Services for Students with Disabilities

Definition

"Autistic Spectrum Disorder" (ASD) is a neurodevelopment disorder ranging from mild to severe and characterized by core features of social/communication deficits and repetitive/restrictive behaviors. The source for understanding the exact nature of ASD is the most recent edition of the Diagnostic and Statistical Manual of Mental Disorders (DSM-V). The DSM-V combines into one category previously distinct but overlapping subtypes (i.e., Autistic Disorder, Asperger's Disorder, and Pervasive Development Disorder). While all people with ASD will share the core features of the disorder, specific manifestations in developmental, cognitive, emotional and/or behavioral domans are unique to each individual. 

Documentation

Documentation must provide objective, current evidence of impairment in whatever domain the student is seeking accommodations.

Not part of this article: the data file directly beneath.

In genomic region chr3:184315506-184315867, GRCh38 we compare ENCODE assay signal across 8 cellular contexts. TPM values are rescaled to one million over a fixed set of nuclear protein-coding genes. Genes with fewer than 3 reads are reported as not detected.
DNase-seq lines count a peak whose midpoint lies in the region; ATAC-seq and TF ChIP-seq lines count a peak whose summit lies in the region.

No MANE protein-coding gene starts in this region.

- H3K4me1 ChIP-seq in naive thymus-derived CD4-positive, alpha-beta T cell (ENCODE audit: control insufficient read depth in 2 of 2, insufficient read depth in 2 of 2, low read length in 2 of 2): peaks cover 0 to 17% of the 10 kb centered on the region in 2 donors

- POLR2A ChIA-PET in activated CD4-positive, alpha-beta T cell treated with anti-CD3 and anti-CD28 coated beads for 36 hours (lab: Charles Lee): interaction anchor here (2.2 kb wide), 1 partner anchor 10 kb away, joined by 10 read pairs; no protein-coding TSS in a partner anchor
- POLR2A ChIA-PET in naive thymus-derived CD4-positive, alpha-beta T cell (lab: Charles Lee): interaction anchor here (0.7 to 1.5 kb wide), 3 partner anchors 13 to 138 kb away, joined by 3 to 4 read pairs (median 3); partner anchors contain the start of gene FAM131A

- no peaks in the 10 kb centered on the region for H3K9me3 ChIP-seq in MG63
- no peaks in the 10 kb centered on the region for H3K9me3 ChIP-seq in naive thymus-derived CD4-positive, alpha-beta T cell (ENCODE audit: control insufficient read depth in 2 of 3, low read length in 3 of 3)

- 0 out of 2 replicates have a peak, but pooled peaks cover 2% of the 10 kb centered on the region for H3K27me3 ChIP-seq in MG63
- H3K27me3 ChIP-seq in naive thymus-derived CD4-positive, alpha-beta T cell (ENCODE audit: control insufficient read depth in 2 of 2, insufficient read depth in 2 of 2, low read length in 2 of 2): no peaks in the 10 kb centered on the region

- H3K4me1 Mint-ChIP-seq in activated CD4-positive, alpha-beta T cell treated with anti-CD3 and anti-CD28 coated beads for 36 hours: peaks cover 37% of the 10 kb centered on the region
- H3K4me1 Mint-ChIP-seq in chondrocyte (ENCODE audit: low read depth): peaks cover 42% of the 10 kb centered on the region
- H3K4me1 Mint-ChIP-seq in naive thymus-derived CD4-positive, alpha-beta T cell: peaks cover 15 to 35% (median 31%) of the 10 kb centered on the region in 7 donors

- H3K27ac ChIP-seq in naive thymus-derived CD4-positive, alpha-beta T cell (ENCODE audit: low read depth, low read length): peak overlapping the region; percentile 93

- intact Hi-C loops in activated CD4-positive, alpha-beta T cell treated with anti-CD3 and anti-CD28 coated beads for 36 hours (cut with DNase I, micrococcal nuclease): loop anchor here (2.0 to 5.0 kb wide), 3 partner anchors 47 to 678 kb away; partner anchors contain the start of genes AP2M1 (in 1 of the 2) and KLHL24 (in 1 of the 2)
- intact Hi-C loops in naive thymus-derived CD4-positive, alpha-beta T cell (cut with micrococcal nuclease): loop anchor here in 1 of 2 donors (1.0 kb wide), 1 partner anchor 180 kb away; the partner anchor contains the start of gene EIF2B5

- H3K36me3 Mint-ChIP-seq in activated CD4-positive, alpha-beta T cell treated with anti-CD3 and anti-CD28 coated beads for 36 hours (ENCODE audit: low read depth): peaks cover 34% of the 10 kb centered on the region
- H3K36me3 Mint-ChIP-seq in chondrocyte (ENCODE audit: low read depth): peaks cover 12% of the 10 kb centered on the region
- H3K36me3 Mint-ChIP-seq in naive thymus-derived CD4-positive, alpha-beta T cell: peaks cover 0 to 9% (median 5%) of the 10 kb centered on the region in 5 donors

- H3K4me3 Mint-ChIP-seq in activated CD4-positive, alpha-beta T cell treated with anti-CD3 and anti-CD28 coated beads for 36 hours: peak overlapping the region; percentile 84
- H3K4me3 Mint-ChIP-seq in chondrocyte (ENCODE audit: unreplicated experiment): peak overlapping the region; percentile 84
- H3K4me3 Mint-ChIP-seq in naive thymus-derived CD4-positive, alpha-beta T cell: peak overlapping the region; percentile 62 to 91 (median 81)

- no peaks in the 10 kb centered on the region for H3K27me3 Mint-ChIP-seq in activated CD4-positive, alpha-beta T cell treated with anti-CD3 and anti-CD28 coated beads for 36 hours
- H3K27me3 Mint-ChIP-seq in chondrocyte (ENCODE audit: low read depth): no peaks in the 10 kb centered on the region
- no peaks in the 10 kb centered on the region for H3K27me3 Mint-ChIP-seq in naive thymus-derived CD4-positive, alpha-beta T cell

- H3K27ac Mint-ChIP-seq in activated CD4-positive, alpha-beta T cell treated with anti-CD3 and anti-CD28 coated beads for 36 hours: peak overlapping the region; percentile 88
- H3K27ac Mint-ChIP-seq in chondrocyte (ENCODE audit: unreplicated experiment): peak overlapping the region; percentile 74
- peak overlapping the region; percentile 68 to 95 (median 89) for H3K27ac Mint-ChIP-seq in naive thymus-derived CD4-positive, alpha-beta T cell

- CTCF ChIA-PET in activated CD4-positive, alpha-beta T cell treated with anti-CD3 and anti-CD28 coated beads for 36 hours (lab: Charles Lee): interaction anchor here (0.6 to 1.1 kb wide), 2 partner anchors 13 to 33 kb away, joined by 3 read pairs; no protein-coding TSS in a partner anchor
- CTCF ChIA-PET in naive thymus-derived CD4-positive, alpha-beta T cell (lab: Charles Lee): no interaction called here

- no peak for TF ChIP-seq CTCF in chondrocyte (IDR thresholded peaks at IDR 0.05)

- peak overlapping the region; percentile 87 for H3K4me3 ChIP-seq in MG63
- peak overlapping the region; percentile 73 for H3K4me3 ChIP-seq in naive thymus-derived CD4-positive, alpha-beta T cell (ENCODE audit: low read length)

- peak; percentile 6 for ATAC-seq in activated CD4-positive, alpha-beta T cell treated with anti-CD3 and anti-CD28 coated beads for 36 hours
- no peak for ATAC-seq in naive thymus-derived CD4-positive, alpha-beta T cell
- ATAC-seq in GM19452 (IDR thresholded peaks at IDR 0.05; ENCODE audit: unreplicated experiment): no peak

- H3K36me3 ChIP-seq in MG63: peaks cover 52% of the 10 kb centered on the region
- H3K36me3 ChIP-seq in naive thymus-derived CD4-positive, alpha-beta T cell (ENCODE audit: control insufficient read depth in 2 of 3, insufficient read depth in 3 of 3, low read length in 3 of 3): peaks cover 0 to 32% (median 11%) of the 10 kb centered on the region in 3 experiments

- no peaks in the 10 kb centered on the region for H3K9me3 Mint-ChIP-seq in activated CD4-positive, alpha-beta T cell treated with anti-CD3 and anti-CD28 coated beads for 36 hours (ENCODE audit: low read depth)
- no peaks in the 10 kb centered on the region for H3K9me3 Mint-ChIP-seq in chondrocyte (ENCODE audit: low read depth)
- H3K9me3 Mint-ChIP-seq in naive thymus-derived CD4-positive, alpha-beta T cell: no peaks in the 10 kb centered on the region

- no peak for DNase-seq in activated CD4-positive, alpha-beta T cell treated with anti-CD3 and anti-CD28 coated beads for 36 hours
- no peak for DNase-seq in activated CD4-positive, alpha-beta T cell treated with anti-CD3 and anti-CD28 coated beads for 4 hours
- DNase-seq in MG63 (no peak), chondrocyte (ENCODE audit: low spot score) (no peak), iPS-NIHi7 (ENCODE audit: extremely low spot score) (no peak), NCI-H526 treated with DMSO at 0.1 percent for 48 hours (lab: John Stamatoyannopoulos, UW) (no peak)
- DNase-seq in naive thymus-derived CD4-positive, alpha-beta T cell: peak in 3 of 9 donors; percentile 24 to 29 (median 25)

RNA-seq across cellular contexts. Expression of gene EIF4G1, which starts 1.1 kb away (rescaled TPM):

• If the main impairment is cognitive a Neuropsychological Test completed within the last 5 years (using adult testing measures only) is warranted. 
  • If the main impairment is chronic health, a Chronic Health Condition verification form must be completed.
  • If the main impairment is mental health, a certified professional has to fill out a Disability Verification Form.

How to Register with SSD 

The completed verification form/documentation can be sent to us one of the following ways:
  • Faxed to (734) 936-3947
  • Emailed to ssdoffice@umich.edu
  • Brought to our office at G-664 Haven Hall

Once our office receives the paperwork you will receive an email confirmation and be assigned a disability coordinator. You will be asked to contact your disability coordinator to set up a meeting.

During the initial meeting, the registration paperwork will be done. Your disability coordinator will determine your eligibility for services and identify reasonable and appropriate academic accommodations.

Please note that University Policy is two weeks’ prior notice for any academic accommodation.
 
More information about autistic spectrum disorder.